For the first time in almost two years, great white sharks (Carcharodon carcharias) have been spotted in False Bay! Verified by a City of Cape Town official, the shark was spotted at Seal Island on Tuesday morning. This is a difference from the past 20 months, where the waters were eerily calm from the aerial displays these animals put on as they chase their prey.
The infamous great white shark has been stigmatised as a bloodthirsty killer for decades but many … [+]
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“In 2017 and 2018, their numbers reached an all-time low, with great whites completely disappearing from our surveys for weeks and months at a time,” said Neil Hammerschlag, a research associate professor at the University of Miami (UM) Rosenstiel School and Abess Center for Ecosystem Science & Policy in a press statement. “While the reasons for their decline and disappearance remains unknown, it provided a truly unique opportunity for us to see what happens to an ocean ecosystem following the loss of an apex predator.”
The disappearance of great whites from the False Bay area caused many worldwide to abandon their plans to go there to see these famous predators. And while one sighting doesn’t point to a comeback, it is a welcome sight. “We are monitoring the situation and will only be able to determine the significance, or a possible return of the great white sharks to False Bay, once more sharks are sighted over an extended period of time,” said Gregg Oelofse, who is in charge of coastal management there.
Chris Fallows, a legend both in the area and also worldwide in the shark community, and his crew were the ones who got to spot this 13-foot (4 meter) shark. Owner of Apex Shark Expeditions, he said the crew was getting ready to dive into the colder waters and look for sevengill sharks (Notorynchus cepedianus). “Following the disappearance of white sharks in 2017, sevengill began to show up for the first time [at Seal Island] and have been increasing in number ever since,” Fallows had said previously. On the other hand, great white numbers had been decreasing with Shark Spotters recording a total of 50 sightings in 2018 and none in 2019.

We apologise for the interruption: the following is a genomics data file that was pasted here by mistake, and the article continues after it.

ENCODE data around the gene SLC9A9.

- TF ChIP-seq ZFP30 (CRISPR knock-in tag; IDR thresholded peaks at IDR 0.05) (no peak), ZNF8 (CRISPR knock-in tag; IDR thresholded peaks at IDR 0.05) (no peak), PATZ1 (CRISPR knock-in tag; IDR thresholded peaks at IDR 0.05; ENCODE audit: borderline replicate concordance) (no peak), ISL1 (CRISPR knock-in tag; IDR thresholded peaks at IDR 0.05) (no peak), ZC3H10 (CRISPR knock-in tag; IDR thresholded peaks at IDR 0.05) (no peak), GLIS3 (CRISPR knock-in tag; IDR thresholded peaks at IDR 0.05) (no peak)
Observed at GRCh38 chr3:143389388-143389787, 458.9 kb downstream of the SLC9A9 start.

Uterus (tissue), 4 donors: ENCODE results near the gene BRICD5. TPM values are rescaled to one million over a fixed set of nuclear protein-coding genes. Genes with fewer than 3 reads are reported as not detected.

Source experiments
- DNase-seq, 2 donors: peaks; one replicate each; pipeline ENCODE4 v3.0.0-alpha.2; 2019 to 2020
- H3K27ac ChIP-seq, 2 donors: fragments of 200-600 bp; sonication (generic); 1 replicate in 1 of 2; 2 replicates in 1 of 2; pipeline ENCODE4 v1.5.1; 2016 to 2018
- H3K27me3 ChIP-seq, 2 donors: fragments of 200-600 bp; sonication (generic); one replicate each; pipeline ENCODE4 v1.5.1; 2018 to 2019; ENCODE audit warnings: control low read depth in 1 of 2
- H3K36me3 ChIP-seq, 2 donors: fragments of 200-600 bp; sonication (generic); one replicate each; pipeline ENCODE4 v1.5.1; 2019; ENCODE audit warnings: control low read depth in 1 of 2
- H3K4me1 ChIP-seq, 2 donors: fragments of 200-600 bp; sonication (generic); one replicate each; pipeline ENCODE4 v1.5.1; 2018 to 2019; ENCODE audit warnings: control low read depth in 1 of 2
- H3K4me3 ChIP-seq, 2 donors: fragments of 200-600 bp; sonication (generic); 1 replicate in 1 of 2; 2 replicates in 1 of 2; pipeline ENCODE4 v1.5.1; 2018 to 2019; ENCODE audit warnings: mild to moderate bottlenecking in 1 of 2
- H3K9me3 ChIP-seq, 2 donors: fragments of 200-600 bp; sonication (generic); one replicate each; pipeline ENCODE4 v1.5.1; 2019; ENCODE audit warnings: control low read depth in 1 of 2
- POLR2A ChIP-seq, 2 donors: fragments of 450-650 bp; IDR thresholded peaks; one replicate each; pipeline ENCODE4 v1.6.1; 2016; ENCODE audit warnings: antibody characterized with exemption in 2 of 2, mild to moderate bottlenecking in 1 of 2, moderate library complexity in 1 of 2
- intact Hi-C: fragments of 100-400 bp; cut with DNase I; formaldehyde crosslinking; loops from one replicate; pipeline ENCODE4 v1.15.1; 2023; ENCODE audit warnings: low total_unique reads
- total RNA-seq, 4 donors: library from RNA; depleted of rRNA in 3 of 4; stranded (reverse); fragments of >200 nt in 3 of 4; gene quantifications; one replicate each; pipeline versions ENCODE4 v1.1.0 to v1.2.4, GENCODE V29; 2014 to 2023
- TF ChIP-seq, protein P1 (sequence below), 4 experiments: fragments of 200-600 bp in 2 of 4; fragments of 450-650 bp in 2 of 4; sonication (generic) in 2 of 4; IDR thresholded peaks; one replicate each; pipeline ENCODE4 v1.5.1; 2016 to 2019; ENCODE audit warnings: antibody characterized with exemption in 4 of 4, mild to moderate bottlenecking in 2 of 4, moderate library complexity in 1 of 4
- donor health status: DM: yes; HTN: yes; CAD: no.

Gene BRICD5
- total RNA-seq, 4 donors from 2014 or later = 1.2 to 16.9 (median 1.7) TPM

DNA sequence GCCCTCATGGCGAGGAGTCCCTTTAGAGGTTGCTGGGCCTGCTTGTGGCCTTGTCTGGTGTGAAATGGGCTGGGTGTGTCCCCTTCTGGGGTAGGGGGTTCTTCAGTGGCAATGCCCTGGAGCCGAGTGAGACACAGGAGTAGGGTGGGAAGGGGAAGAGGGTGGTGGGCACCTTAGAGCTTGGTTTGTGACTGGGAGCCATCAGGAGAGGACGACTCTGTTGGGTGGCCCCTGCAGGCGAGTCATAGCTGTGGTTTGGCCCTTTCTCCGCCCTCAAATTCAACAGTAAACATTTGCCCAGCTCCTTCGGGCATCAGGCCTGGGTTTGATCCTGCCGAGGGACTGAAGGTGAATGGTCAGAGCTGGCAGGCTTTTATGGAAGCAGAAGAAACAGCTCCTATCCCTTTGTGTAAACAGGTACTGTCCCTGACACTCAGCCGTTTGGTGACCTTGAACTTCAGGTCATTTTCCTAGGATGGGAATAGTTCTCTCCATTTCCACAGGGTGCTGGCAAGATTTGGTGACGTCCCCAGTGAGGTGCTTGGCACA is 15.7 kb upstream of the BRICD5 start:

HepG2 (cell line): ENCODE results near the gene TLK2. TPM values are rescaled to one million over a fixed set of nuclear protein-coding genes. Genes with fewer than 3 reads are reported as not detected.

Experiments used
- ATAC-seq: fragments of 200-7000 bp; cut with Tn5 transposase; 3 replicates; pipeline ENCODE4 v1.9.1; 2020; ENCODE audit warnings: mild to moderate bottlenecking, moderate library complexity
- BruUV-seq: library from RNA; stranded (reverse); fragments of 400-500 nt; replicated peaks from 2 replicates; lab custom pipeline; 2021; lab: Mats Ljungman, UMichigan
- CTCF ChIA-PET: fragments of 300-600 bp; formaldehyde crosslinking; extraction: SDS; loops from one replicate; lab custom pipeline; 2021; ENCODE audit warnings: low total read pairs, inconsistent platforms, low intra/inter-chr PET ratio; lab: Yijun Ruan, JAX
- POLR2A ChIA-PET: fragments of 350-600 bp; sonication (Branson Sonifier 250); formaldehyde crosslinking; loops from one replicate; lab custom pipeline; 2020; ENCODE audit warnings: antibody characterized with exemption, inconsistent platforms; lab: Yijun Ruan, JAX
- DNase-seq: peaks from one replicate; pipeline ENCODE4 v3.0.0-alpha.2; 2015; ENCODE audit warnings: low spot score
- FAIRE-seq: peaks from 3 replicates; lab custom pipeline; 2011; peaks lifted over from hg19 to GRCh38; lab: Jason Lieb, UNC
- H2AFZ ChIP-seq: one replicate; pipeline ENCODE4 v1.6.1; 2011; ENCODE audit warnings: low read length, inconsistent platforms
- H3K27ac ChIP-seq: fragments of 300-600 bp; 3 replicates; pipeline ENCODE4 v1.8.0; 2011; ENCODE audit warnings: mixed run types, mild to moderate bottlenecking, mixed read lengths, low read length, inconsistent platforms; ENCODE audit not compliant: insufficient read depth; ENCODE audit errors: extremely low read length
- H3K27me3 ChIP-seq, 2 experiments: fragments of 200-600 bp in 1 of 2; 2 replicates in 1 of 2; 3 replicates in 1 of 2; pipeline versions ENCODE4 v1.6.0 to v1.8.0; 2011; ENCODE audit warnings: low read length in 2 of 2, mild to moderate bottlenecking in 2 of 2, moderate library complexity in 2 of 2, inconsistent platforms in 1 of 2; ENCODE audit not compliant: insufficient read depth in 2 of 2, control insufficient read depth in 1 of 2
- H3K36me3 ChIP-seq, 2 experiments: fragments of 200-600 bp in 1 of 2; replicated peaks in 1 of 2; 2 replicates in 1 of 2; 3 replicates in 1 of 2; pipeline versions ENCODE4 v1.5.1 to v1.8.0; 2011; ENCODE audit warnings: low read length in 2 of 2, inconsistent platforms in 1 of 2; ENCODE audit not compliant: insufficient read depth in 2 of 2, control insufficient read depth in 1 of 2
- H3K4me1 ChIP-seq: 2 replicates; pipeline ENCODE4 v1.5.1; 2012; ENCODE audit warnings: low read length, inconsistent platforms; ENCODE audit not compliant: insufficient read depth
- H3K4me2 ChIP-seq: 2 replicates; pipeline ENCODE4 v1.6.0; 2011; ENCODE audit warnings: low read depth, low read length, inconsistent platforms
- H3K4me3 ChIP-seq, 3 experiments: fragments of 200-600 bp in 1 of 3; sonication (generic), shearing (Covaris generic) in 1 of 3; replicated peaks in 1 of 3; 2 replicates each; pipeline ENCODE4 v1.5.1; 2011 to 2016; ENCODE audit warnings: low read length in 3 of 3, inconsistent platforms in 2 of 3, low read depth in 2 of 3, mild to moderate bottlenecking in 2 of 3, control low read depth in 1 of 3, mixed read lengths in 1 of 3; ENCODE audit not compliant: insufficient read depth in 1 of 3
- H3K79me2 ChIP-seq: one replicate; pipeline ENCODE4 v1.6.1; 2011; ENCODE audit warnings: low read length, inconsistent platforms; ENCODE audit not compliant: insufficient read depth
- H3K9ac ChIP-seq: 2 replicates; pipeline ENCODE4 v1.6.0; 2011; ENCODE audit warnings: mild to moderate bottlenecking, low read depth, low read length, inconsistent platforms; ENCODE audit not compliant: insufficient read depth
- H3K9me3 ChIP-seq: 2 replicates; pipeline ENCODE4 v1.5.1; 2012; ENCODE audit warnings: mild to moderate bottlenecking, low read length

Kogel Bay near Gordon’s Bay Western Cape South Africa, Shark spotter lookout point on a clifftop. … [+]
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As the region waits for great whites to return, the city and Shark Spotters will continue to keep an eye out for them and other species of sharks that frequent these waters, such as bronze whaler sharks (Carcharhinus brachyurus). False Bay also provides ocean goers with a sense of security by keep a shark exclusion net deployed until March 31. This differs from a traditional shark net, which is a large-mesh lethal mitigation measure designed to catch and kill sharks. Unlike shark nets, which are nondiscriminatory and catch a range of non-target marine animals, exclusion nets are fine-meshed nets acting as barriers that keep all sharks out of an area.
Despite the worldwide high profile media attention these sharks get, especially after fatal bites (such as Gary Johnson who was bitten by a great white shark while diving off the coast of Esperance, Western Australia) many are surprised to hear they are assessed as Vulnerable (VU) by The International Union for Conservation of Nature (IUCN). Threats to this iconic predator don’t stop at just protective beach meshing; targeted commercial and sports fisheries for jaws, fins, game records are another big threat, as well as campaigns to kill great whites after fatal encounters and the degradation of inshore habitats they may use as pupping and nursery grounds.
While one sighting does not mean a comeback for these sharks, it’s a start… and that’s all we can hope for.